William Shakespeare Quotes
''Now cracks a noble heart. Good night, sweet prince,William Shakespeare (1564-1616), British dramatist, poet. Horatio, in Hamlet, act 5, sc. 2, l. 359-60. On Hamlet's death; "flights of angels sing" means may flights of angels sing.
And flights of angels sing thee to thy rest!''
''Pleasure and action make the hours seem short.''William Shakespeare (1564-1616), British dramatist, poet. Iago, in Othello, act 2, sc. 3, l. 379.
''Although I joy in thee,William Shakespeare (1564-1616), British dramatist, poet. Juliet, in Romeo and Juliet, act 2, sc. 2, l. 116-20. To Romeo; she already has a premonition that their love may not last.
I have no joy of this contract tonight.
It is too rash, too unadvised, too sudden,
Too like the lightning which doth cease to be
Ere one can say it lightens.''
''Peace to this meeting, wherefore we are met.''William Shakespeare (1564-1616), British dramatist, poet. King Henry, in Henry V, act 5, sc. 2, l. 1. The meeting is to settle peace between England and France.
''O, reason not the need! Our basest beggarsWilliam Shakespeare (1564-1616), British poet. King Lear (II, iv). OHFP. The Unabridged William Shakespeare, William George Clark and William Aldis Wright, eds. (1989) Running Press.
Are in the poorest thing superfluous.
Allow not nature more than nature needs,
Man's life is cheap as beast's. Thou art a lady;
If only to go warm were gorgeous,
Why, nature needs not what thou gorgeous wear'st,
Which scarcely keeps thee warm. But, for true need
You heavens, give me that patience, patience I need!''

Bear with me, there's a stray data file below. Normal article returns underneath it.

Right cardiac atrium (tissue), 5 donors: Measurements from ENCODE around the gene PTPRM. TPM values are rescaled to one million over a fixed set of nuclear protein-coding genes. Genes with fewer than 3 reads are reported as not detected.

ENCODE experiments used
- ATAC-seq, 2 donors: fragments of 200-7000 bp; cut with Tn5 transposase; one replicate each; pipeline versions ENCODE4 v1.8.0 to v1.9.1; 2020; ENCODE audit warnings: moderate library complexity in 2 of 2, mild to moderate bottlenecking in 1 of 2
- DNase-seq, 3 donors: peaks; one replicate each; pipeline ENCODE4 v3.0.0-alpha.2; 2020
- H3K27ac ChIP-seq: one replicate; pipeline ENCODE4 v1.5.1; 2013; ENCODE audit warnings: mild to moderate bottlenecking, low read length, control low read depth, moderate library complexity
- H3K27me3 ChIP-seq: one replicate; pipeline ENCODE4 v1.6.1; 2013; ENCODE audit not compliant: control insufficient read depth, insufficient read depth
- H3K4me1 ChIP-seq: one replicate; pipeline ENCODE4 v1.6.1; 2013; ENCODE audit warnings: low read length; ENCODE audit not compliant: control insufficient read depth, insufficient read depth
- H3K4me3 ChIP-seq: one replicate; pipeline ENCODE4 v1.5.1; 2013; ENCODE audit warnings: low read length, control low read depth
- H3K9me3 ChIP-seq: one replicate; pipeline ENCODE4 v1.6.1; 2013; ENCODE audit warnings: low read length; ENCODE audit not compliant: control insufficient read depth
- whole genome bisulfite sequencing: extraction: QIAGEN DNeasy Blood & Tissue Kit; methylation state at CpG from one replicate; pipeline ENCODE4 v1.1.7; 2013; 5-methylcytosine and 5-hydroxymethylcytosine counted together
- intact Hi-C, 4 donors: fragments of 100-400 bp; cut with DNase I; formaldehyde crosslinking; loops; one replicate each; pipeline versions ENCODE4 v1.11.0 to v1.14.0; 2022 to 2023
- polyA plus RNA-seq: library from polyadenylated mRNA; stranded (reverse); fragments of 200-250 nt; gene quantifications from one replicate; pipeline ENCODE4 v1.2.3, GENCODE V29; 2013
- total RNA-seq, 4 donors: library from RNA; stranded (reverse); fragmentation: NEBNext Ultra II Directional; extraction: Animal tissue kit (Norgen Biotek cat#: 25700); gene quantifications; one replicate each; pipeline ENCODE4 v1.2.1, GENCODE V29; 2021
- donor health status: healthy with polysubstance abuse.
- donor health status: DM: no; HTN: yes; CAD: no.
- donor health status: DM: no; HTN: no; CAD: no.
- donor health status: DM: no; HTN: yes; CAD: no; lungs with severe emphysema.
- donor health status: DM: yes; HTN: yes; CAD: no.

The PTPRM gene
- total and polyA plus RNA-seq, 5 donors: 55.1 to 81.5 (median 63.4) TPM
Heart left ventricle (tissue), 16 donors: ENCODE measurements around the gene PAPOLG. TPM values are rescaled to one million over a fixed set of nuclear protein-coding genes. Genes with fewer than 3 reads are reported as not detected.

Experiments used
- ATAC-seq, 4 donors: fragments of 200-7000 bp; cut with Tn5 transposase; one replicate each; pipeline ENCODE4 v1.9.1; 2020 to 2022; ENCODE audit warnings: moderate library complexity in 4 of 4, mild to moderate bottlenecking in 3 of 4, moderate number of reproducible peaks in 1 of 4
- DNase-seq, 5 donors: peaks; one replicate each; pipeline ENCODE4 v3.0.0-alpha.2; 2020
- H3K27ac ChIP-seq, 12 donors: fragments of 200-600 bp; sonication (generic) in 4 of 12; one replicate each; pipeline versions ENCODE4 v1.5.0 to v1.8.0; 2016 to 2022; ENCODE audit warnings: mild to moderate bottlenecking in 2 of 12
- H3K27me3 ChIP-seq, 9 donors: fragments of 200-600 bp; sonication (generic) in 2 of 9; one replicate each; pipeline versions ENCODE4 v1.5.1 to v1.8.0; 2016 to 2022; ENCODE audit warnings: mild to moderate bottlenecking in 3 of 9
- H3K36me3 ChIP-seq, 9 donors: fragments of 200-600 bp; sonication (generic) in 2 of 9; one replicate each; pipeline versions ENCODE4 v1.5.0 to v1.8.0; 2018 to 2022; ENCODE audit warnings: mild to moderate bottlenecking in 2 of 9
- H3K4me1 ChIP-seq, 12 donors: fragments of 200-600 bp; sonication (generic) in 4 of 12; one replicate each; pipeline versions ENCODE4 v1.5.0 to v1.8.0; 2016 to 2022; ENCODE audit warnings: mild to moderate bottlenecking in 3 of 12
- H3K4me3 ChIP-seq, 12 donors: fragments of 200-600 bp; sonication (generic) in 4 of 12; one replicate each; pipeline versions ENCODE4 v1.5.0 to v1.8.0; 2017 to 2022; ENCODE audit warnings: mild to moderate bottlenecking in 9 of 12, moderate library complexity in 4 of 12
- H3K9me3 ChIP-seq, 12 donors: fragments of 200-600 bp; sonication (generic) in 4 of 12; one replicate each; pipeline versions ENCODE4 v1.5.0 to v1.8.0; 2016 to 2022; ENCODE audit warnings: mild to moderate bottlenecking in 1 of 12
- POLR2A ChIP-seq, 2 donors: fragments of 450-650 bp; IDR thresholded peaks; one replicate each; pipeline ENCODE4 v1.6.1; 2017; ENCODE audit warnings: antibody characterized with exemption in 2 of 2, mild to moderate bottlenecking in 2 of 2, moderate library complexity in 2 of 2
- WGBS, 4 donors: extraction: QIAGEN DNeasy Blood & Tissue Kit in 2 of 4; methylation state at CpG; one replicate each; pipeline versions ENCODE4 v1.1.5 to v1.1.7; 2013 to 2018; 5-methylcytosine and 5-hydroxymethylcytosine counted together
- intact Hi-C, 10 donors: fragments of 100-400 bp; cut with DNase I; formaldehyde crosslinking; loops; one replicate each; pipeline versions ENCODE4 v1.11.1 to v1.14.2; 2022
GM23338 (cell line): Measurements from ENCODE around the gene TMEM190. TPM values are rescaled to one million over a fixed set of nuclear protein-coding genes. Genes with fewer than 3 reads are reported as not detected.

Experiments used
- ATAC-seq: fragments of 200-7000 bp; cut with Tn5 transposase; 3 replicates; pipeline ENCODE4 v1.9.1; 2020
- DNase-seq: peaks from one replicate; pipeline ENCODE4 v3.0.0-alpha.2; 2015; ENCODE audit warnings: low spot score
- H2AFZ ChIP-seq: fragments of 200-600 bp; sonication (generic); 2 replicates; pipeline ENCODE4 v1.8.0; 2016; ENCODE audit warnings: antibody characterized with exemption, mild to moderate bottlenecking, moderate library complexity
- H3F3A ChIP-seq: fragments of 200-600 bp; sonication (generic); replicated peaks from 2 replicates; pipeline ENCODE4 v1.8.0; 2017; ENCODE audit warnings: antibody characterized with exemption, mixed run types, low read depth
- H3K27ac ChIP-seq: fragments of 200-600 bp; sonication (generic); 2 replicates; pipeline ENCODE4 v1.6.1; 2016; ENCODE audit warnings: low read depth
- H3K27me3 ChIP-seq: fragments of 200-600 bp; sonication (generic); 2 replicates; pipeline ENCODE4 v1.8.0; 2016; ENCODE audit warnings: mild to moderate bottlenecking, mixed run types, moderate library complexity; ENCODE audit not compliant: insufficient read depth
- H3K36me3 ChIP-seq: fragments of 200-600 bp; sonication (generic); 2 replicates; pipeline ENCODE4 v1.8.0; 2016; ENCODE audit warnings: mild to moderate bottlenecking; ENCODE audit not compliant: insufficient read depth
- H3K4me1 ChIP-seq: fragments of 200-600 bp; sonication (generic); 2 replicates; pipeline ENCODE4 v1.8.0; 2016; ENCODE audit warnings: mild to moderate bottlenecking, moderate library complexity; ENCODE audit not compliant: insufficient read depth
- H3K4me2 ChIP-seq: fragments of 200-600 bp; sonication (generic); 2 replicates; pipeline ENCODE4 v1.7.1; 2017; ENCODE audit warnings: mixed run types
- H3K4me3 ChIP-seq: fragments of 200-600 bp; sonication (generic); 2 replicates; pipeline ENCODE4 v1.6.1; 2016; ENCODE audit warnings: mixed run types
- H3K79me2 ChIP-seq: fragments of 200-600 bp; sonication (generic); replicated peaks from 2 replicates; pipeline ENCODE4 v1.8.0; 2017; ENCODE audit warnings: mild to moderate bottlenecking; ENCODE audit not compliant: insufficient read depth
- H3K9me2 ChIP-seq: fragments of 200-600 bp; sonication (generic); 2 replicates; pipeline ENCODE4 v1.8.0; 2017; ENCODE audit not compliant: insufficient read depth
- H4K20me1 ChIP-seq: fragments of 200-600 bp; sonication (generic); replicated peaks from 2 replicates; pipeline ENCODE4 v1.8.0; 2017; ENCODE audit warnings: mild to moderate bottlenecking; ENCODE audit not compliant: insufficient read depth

''The hideous god of war.''William Shakespeare (1564-1616), British dramatist, poet. Lady Percy, in Henry IV, Part 2, act 2, sc. 3, l. 35. Mars seems hideous now that Lady Percy's husband has been killed in battle.
''MenWilliam Shakespeare (1564-1616), British dramatist, poet. Leonato, in Much Ado About Nothing, act 5, sc. 1, l. 20-3. It is easy to advise others who are suffering, but hard for those in pain to accept counsel.
Can counsel and speak comfort to that grief
Which they themselves not feel; but, tasting it,
Their counsel turns to passion.''
''This DuncanWilliam Shakespeare (1564-1616), British dramatist, poet. Macbeth, in Macbeth, act 1, sc. 7, l. 16-20. Duncan has wielded power so mildly ("meek"), and been blameless ("clear") as king, hence the "deep damnation" of killing him.
Hath borne his faculties so meek, hath been
So clear in his great office, that his virtues
Will plead like angels, trumpet-tongued, against
The deep damnation of his taking-off.''
''I come to bury Caesar, not to praise him.William Shakespeare (1564-1616), British dramatist, poet. Mark Antony, in Julius Caesar, act 3, sc. 2. From Mark Antony's funeral oration for Julius Caesar.
The evil that men do lives after them;
The good is oft interrèd with their bones.''
''Now thou and I are new in amity.''William Shakespeare (1564-1616), British dramatist, poet. Reconciled to his queen, Titania. Oberon, in A Midsummer Night's Dream, act 4, sc. 1, l. 87.
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All The World's A Stage
All the world's a stage,
And all the men and women merely players;
They have their exits and their entrances,
And one man in his time plays many parts,
His acts being seven ages. At first, the infant,
Mewling and puking in the nurse's arms.
Then the whining schoolboy, with his satchel
And shining morning face, creeping like snail
Unwillingly to school. And then the lover,
Sighing like furnace, with a woeful ballad
Made to his mistress' eyebrow. Then a soldier,
Full of strange oaths and bearded like the pard,
Jealous in honor, sudden and quick in ...
O truant Muse, what shall be thy amends
For thy neglect of truth in beauty dyed?
Both truth and beauty on my love depends;
So dost thou too, and therein dignified.
Make answer, Muse: wilt thou not haply say
'Truth needs no colour, with his colour fix'd;
Beauty no pencil, beauty's truth to lay;
But best is best, if never intermix'd?'
Because he needs no praise, wilt thou be dumb?